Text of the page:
Professor Jonathan Fallowfield is working with clinical and industry partners on a ground-breaking, multi-centre integrated gene-to-patient ‘data commons’ that will enable researchers and clinicians to better understand non-alcoholic fatty liver disease, and play a vital role in the development of new tests and therapies.
Twenty-five percent of the world’s population has non-alcoholic fatty liver disease (NAFLD), an umbrella term for a range of conditions characterised by a build-up of fat in the liver. Causes include obesity, a genetic predisposition, and diabetes, and while many people with a fatty liver will display no symptoms and the condition will not advance, it can progress to non-alcoholic steatohepatitis (NASH), which is more serious. NASH can cause liver scarring and sometimes lead to end-stage liver disease (cirrhosis), for which the only curative treatment is liver transplantation. There are currently no approved medicines for the treatment of NAFLD or NASH, but a better understanding of these conditions could lead to the development of new tests and treatments.
Professor Jonathan Fallowfield is Chair of Translational Liver Research at the University of Edinburgh’s Centre for Inflammation Research, and Honorary Consultant Hepatologist at the Royal Infirmary of Edinburgh. Looking after patients with chronic liver conditions, he was acutely aware of the absence of useful tests and effective treatments for NAFLD, and he wanted to understand why only around 10% of people with NAFLD go on to develop serious liver problems. Knowing that the answer to this could pave the way for new diagnostic tests and treatments, Professor Fallowfield partnered with Precision Medicine Scotland, the national centre for accelerating the advancement and adoption of precision medicine, and a Cambridge-based bioinformatics company (Eagle Genomics) to take his project forward.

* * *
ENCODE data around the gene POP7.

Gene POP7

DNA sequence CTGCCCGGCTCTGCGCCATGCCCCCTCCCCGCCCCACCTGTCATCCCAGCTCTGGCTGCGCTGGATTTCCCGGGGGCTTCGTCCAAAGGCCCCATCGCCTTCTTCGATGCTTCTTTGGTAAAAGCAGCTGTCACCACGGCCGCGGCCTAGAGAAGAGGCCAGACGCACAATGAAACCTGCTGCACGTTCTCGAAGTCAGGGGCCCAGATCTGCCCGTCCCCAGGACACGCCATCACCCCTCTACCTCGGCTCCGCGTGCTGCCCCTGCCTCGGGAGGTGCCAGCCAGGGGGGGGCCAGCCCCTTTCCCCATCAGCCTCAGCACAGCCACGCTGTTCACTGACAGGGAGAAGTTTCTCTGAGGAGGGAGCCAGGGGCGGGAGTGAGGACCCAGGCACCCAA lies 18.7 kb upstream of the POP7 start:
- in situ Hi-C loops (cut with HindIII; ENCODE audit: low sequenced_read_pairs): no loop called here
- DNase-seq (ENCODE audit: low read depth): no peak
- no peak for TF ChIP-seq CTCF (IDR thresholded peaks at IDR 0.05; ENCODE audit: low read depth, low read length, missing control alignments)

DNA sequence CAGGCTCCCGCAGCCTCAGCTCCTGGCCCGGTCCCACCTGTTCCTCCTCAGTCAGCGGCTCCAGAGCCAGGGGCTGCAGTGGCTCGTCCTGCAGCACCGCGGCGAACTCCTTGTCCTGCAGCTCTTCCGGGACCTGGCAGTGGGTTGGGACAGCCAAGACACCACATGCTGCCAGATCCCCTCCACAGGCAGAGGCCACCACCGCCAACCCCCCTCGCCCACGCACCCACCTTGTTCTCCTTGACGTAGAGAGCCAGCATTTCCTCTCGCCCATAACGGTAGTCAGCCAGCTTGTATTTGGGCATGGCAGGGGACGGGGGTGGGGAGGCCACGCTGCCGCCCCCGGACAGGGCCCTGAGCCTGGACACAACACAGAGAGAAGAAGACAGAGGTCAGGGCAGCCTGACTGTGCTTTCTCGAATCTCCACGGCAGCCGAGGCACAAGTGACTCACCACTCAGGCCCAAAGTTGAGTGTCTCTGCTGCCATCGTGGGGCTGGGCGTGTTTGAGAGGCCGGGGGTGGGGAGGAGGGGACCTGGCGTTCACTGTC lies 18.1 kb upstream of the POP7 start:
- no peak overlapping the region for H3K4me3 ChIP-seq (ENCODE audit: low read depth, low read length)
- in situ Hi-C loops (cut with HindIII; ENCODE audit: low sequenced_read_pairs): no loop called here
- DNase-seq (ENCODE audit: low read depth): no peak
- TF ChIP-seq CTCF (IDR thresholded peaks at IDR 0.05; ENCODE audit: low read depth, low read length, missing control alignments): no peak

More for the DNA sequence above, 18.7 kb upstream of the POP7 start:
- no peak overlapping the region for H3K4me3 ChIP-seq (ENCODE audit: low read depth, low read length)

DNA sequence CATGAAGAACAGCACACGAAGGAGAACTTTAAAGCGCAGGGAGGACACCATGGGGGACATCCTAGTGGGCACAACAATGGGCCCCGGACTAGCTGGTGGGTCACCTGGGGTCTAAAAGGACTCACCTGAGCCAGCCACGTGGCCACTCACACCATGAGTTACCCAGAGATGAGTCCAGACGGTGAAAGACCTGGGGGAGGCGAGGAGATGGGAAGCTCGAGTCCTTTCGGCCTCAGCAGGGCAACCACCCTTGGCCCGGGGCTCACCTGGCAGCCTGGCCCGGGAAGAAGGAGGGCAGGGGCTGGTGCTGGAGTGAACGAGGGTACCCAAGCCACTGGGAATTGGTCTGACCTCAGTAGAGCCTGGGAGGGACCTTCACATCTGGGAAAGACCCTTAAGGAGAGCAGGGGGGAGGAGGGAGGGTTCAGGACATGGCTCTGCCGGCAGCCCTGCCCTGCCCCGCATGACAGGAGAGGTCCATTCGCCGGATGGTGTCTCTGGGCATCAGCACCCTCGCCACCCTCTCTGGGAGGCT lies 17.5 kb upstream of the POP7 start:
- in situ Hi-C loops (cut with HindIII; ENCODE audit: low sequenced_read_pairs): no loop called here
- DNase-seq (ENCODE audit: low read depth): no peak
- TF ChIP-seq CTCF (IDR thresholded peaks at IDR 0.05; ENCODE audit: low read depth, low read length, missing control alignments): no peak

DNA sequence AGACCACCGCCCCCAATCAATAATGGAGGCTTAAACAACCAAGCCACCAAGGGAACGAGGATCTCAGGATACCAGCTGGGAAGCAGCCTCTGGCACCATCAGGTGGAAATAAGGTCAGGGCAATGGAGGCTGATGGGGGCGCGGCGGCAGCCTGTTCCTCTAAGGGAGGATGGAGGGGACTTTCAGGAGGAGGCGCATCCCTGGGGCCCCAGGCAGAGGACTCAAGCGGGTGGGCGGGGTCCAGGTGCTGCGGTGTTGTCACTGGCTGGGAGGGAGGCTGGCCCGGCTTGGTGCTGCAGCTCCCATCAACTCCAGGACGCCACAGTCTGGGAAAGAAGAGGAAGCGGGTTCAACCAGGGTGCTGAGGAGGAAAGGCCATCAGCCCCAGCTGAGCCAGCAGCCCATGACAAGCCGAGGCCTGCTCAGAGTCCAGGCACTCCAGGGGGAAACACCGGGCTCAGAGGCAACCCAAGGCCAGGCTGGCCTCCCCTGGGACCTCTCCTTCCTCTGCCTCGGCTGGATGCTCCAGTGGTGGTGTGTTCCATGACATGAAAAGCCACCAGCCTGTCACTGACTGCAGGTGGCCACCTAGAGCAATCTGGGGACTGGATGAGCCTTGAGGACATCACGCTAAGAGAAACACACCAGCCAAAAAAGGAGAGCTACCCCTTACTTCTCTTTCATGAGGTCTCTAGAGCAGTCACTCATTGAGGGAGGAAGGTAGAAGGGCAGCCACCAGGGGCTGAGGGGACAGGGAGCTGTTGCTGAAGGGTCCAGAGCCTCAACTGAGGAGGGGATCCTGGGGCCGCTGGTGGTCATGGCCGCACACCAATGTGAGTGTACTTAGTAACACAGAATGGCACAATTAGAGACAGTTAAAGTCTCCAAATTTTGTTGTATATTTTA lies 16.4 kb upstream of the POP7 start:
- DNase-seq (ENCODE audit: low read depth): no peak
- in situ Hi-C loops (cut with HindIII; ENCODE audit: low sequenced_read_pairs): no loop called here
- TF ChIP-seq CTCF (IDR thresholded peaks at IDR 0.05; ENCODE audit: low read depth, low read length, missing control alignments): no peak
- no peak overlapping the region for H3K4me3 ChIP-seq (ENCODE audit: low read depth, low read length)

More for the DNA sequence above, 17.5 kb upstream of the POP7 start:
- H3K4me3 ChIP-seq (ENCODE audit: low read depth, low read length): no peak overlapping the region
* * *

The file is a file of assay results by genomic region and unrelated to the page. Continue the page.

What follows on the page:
The end product is SteatoSITE, a ground-breaking, multi-centre integrated gene-to-patient ‘data commons’ for NAFLD research comprising hepatic RNA-sequencing, quantitative digital pathology and comprehensive electronic health record data across the complete NAFLD disease spectrum. Funded by two Innovate UK grants, and with a team including Senior Clinical Fellow in Pathology and Honorary Consultant Histopathologist Dr Tim Kendall, Professor Fallowfield and SteatoSITE co-investigators have built up a large group of nearly 1,000 NAFLD cases from across Scotland, collecting existing information about the sort of liver damage that can develop in NAFLD livers; which genes are present in the liver as NAFLD worsens; and how this relates to various health outcomes in people with NAFLD.
The SteatoSITE data commons brings together data, storage and computing systems, and will create a valuable resource for a wide range of users from researchers and clinicians to charities and even patients. There are also rich opportunities to collaborate with Pharma and Biotech companies with an interest in NAFLD, so Professor Fallowfield is also drawing on the expertise of Edinburgh Innovations, the University of Edinburgh’s commercialisation service, to provide business development support and identify further funding opportunities.
As more health data is added, SteatoSITE will evolve into a smarter, more comprehensive knowledge system that will be used to make new discoveries and will enable researchers and clinicians to better understand NAFLD and NASH. From this point, SteatoSITE will play a vital role in the development and validation of new tests and therapies, and has the potential to transform the care of people living with NAFLD.
We make it easy to access the University of Edinburgh's multi-disciplinary expertise by matching your needs to the latest research, new technologies and world-class facilities.